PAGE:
Natali and Santiago already had a toddler son named Mateo when their second child, Maximiliano, was born. They were used to watching for those telltale signs of growth. So when Natali noticed around the 8-month mark that Max’s gross motor skills seemed to be delayed, she started watching him even more closely.
Max wasn't reaching for toys, sitting up, or doing some of the other things Mateo had done at similar ages. It didn’t take her long to schedule an appointment with his pediatrician, Dr. Coverston.
“Our doctor is amazing,” Natali explained. “He has a lot of experience and works with many special needs kids, and he agreed that Max seemed to be behind. He took my concerns seriously and advocated for more testing to figure out what was going on.”
First up was a brain MRI that, thankfully, came back normal. Next, they were referred to a geneticist, and both Natali and Santiago were also tested.
“We had an online portal where the test results were uploaded, and the report came back on July 7, 2022, the day before our scheduled appointment with genetics,” said Natali. “So I did what you’re told not to do and googled what I saw in the report to figure out what it meant.”
The report mentioned a condition called Pitt-Hopkins syndrome, a rare genetic neurological disorder that causes developmental delays, distinctive facial features, and often breathing problems like rapid breathing and breath-holding.
“Once I read the characteristics, it was like a light bulb went off,” Natali told us. “It just checked every box and sounded exactly like our Max.”
As he’s grown, his personality has shown more and more. Max is almost two years old now, and he loves Baby Shark, any toy that lights up, and swimming - though he’s so exuberant in the water that he wears himself out after about 15 minutes.
Like most little brothers, Max wants to be just like Mateo, and the two are really close. Max is Mateo’s shadow, through and through.
He’s also incredibly happy, and that joyful demeanor is another common occurrence in individuals with Pitt-Hopkins. If Max is grumpy, Natali and Santiago pay close attention because it likely means he’s hurting. Otherwise, you’ll most often see him with a giant smile on his face, like this one:
He’s also incredibly tough, and that’s saying a lot because he takes on more than most of us can handle. Currently, Max is unable to sit unassisted, stand, crawl, or walk. As part of his diagnosis, he has low muscle tone, severe near-sidedness, behavioral issues (anxiety, self-injury), breathing issues, digestive issues, and severe acid reflux.
“Although many with Pitt-Hopkins are unable to ever walk or speak, we’re hopeful with speech, occupational, and physical therapy, Max will beat the odds,” said Natali.
With that optimism and happy personality, we have no doubt.
After the Covid pandemic began, there was a lapse in therapy opportunities for Max, but in the last few months, he’s been able to participate in physical, occupational, and vision therapy, which has been hugely beneficial.
One of his biggest goals is to work on taking isolated steps with no hopping. He uses a kids' gait walker once each week in physical therapy, but when Natali and Santiago saw how much progress he was making with the device, they started wondering if they might be able to get one for their home and to help Max reach his goals even sooner.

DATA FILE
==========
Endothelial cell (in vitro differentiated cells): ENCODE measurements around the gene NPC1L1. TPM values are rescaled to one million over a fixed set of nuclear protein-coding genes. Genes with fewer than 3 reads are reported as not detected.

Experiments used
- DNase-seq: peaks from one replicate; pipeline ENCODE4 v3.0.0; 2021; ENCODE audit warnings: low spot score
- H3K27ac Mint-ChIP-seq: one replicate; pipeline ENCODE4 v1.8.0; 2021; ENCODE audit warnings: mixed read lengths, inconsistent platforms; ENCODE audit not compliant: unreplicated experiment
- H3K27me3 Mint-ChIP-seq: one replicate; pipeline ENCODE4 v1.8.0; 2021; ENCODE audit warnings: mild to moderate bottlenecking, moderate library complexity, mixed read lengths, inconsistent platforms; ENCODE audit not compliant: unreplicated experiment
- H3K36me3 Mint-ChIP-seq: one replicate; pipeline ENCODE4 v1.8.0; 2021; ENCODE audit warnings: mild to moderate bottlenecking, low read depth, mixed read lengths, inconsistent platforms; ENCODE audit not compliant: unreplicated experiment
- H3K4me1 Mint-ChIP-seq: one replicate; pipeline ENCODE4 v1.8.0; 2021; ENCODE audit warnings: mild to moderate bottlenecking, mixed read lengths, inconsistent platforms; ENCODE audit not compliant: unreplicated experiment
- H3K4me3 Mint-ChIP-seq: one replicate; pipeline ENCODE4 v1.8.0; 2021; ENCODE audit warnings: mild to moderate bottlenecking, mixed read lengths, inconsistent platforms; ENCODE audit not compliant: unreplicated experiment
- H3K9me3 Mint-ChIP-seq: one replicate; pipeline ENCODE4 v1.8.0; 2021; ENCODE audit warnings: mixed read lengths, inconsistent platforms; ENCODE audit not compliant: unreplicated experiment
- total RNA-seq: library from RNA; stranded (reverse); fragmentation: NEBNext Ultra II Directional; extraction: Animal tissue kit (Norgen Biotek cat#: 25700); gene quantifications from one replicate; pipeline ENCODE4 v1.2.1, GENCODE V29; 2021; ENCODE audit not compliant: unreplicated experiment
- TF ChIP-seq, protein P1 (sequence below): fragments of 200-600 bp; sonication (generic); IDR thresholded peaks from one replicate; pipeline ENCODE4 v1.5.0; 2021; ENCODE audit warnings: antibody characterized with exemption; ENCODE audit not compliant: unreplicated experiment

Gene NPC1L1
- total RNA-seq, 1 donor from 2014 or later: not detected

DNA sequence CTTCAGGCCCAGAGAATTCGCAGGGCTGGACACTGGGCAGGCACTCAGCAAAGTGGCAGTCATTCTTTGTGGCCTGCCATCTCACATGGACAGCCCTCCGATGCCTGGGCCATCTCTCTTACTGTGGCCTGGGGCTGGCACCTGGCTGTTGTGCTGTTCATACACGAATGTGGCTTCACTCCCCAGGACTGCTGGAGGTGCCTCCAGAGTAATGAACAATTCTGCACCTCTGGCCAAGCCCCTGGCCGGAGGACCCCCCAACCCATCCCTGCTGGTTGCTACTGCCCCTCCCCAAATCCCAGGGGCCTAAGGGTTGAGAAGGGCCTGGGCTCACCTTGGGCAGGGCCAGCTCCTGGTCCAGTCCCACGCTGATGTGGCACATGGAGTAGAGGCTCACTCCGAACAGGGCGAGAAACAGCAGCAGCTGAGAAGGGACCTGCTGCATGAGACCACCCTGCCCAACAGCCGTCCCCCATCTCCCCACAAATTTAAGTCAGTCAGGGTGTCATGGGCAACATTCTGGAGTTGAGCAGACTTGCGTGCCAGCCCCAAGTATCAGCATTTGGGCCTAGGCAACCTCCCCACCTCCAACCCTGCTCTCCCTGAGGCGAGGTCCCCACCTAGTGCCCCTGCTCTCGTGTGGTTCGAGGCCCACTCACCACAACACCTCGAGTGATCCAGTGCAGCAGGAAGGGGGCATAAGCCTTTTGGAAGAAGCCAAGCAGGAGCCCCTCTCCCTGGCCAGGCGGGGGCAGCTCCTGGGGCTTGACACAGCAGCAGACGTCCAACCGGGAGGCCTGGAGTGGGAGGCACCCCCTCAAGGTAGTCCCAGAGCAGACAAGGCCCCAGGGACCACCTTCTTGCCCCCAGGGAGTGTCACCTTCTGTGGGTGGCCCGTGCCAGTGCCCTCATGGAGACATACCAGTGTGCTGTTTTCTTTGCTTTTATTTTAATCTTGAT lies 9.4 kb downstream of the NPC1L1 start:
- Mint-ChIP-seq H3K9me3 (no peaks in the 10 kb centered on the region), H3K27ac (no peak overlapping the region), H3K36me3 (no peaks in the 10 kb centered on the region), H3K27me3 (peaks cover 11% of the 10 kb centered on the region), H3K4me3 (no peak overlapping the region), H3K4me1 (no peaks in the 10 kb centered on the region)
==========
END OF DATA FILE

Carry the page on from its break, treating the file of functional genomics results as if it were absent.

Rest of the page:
“We’ve already added more therapy and specialists to his team in an effort to help Max achieve his milestones,” Natali explained, “But, of course, with more exams, treatments, and therapies come financial hardship.”
Not one to let something like that derail her, Natali started searching the National Organization for Rare Disorders (NORD) website for resources that might benefit Max. When he had first been diagnosed, Natali and Santiago connected with other Pitt-Hopkins families through Facebook and had become familiar with many individuals facing similar circumstances.
So when she saw the Chive Charities website link on NORD and clicked on it, she was thrilled to recognize another Pitt-Hopkins child our organization supported in the past: Elijah D.
“Seeing him really struck me and encouraged me to reach out and see if we might be able to get some help with his gait walker,” said Natali.
The goal is to help him continue to develop his skills, but it goes beyond just walking. The benefits of these mobility devices are bigger than you might imagine and key to helping kids develop cognitive, language, and motor skills, learn spatial relationships, and explore the world through hands-free, self-initiated movement.
It’s freedom and independence. And it’s everything Max deserves. Plus, he needs to be able to stay right by Mateo’s side – his favorite place to be.
After we met Max, keeping a smile on his face became one of our primary goals, too. You helped make that possible by funding the cost of his very own KidWalk Gait Mobility System for a total of $3,760.
It’s hard to put a price on happiness, though, and that’s what donors like you brought to this family.
“Thank you to every single donor,” Natali said. “Because of your kindness and generosity, you are changing lives every day. I wish we could show how deeply thankful we are for such a beautiful gift that we were rewarded. We can now work every day with Max to help him achieve a huge milestone – walking! We will forever be grateful; thank you once again from the bottom of our hearts.”
Walking is the goal, but donors like you are giving him a chance for so much more. And we bet whatever comes his way, Max will continue approaching every challenge the way he always has: with a huge smile on his face and with his big brother at his side. Nothing would make us happier.
Help us bring more smiles to more kids just like Max. Every donation, whether $5 or $50, will directly fund another family with a medically-related need. We can’t do it without you! DONATE HERE.